Saturday, April 23, 2011

Revit Server goes Desktop

So you have plenty of vacant workstations lying around in your office (I know of a lot of firms with whole graveyards worth of equipment sitting there collecting dust). And if these machines are already running Windows 7 64 bit, you can get up and running with a Revit Server setup at a whopping cost of $0. How does that sound?

“Sure” you might be saying, “it’s unsupported”. Maybe that’s true (meaning, Autodesk doesn’t guarantee it will work since it has not been officially tested) but the key to knowing that Revit Server will work is in the System Requirements: at least IIS v.7 and Microsoft .NET 3.5 SP1, all of which can be installed on Windows 7 x64.

However if you tried to do this, RS (Revit Server) won’t let you install it since it is checking for the existence of Windows Server 2008. In the following step by step guide, you’ll learn how to get things working properly and I can tell you from at least a week’s worth of experience that things seem to be working just fine.

Disclaimer: Use at your own risk and please, don’t bother Autodesk about any of this!

Our “Servers”

2011-04-14 18.29.11

We re-purposed two old Shuttle boxes that meet the minimum CPU system requirements (core 2 6600 @2.4GHz) with 2GB RAM. Autodesk recommends 8GB minimum, however in our first week of testing, we have not encountered any problems. Note that we only have one team currently working on this setup (4 to 5 users), so the more users you have and the larger the number of projects, the higher the specs. you might require. However I’ve been told by Mr. T that RAM probably will not make that much of a difference; time will tell I guess. In fact our next upgrade will probably be a bigger, faster hard-drive (and maybe someday, a better connection between offices!). At the moment we have about an average of 85ms latency.

Setup

You can start from scratch and install a fresh copy of Windows 7; I opted to clean out the machines instead. I started by deleting any Windows profiles and associated files, all applications, and made sure to enable Remote Desktop on them (I did miss setting one up properly so now I know better! Start>type “allow” and select Allow remote access to your computer; set properties and you’re done).

Next, I made sure to download and install all updates and set them to automatically install at the default time from there onwards. I then renamed the machines properly (set the Computer name to something that identifies each server easily).

A very important step is to set a static IP address for the machines. In the Network Adapter properties, set the IPv4 to your IP of choice (don’t forget the subnet mask) and make sure to set your DNS server address to each office’s gateway IP. In your router’s DNS settings, make sure to provide an entry for the server that will reside in the network behind that particular router & firewall (the machine name and associated IP address). This will ensure that name resolution works as expected: when your users type in which Revit Server to connect to by name, this is resolved properly.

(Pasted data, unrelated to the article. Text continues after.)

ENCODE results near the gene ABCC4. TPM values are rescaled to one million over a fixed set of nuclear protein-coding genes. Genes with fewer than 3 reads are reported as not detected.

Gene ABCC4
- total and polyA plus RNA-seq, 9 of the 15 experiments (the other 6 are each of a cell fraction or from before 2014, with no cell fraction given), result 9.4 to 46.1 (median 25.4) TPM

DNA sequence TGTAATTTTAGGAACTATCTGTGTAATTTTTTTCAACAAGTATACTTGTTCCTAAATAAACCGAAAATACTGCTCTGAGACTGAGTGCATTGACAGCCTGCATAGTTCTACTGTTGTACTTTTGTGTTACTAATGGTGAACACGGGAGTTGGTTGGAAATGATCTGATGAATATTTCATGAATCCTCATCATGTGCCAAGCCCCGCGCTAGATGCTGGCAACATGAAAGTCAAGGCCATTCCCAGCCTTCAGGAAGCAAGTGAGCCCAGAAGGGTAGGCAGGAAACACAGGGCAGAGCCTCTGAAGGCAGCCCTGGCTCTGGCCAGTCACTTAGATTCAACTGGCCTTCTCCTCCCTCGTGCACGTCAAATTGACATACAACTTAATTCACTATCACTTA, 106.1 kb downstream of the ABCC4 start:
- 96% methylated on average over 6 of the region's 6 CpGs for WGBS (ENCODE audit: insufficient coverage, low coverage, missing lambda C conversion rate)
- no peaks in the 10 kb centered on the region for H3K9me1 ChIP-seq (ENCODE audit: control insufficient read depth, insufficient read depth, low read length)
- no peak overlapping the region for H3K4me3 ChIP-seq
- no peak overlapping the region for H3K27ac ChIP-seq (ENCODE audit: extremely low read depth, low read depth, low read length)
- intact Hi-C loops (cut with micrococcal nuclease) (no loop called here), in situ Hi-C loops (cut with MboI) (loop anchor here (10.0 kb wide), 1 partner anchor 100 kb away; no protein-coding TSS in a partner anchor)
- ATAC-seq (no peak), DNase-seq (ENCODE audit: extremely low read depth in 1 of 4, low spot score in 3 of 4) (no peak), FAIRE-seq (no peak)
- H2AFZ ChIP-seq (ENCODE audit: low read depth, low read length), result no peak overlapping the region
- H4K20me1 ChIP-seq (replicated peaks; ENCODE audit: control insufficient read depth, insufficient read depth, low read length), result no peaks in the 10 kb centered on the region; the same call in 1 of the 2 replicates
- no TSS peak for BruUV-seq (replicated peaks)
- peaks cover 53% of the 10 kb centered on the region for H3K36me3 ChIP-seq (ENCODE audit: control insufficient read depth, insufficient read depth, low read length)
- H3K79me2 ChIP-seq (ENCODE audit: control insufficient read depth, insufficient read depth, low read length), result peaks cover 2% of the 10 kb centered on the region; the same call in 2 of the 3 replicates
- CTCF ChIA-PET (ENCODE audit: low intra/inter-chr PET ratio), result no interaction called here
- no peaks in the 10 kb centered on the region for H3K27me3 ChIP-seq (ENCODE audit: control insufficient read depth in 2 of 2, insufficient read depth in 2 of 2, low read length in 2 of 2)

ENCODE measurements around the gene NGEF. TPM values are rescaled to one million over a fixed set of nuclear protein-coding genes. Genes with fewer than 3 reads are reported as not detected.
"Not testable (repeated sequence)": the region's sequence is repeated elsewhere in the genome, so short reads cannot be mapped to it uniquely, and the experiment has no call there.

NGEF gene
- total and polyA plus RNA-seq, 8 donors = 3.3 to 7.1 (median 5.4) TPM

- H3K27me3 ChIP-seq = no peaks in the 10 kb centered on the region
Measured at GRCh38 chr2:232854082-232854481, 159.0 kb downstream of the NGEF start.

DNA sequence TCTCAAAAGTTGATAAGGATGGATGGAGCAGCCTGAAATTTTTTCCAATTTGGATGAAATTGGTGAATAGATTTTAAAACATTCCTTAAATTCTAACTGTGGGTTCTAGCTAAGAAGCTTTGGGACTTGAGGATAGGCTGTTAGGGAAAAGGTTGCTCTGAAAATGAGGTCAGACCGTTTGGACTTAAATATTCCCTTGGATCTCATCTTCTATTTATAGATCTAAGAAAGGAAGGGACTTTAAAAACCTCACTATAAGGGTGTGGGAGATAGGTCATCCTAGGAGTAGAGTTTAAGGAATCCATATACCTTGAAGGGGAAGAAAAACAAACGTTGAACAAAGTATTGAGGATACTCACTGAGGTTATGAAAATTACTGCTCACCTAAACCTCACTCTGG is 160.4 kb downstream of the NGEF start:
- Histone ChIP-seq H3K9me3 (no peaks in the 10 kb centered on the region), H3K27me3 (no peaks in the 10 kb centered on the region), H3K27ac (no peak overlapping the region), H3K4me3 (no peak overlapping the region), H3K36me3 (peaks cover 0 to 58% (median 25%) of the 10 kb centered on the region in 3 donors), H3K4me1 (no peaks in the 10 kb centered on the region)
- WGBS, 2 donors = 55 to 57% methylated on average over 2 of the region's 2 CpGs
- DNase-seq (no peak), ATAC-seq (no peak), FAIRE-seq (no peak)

Next, make sure to install IIS7 and Microsoft .NET 3.5 SP1. Go to Control Panel>Programs>Turn Windows features on and off and check the appropriate options.

Windows Components

I used a registry cleaner to make sure performance is as optimized as possible since I didn’t install the OS from scratch. I also installed BgInfo to make it easy to identify which machine is being remote controlled in the event we needed to. It’s nice to have some on-screen stats when remote-controlling and BgInfo is perfect for this, so customize the fields to suit your needs. We also set our browser to open automatically to the Revit Server Administration page on Startup so when we log in to the machine for any reason, we have what we need right there: Browser docked to the left and BgInfo on the right side of the desktop.

You also need to install Microsoft Silverlight. You can wait till you finish installing Revit Server and are accessing the Revit Server Administration utility for the first time or install in advance.

These Servers will probably be running behind secure firewalls, so there’s really no need to leave Windows Firewall running on them. I suppose you could leave them if you wanted and then open only the appropriate ports. We chose to turn Windows Firewall off completely and not worry about it as there is no documentation regarding exactly which ports are in use (port 80 for HTTP traffic is a must but I’m sure there are a lot of others we’re unaware of).

Installing Revit Server

Now on to the key tweak to get Revit Server to actually install!

Run Setup.exe and once it decompresses in C:\Autodesk and the installer is waiting for your next step, cancel out of it. The reason is that we need to make an adjustment to the setup.ini file so we circumvent the OS check. As long as IIS v.7 and .NET 3.5 SP1 are properly installed, everything should be fine.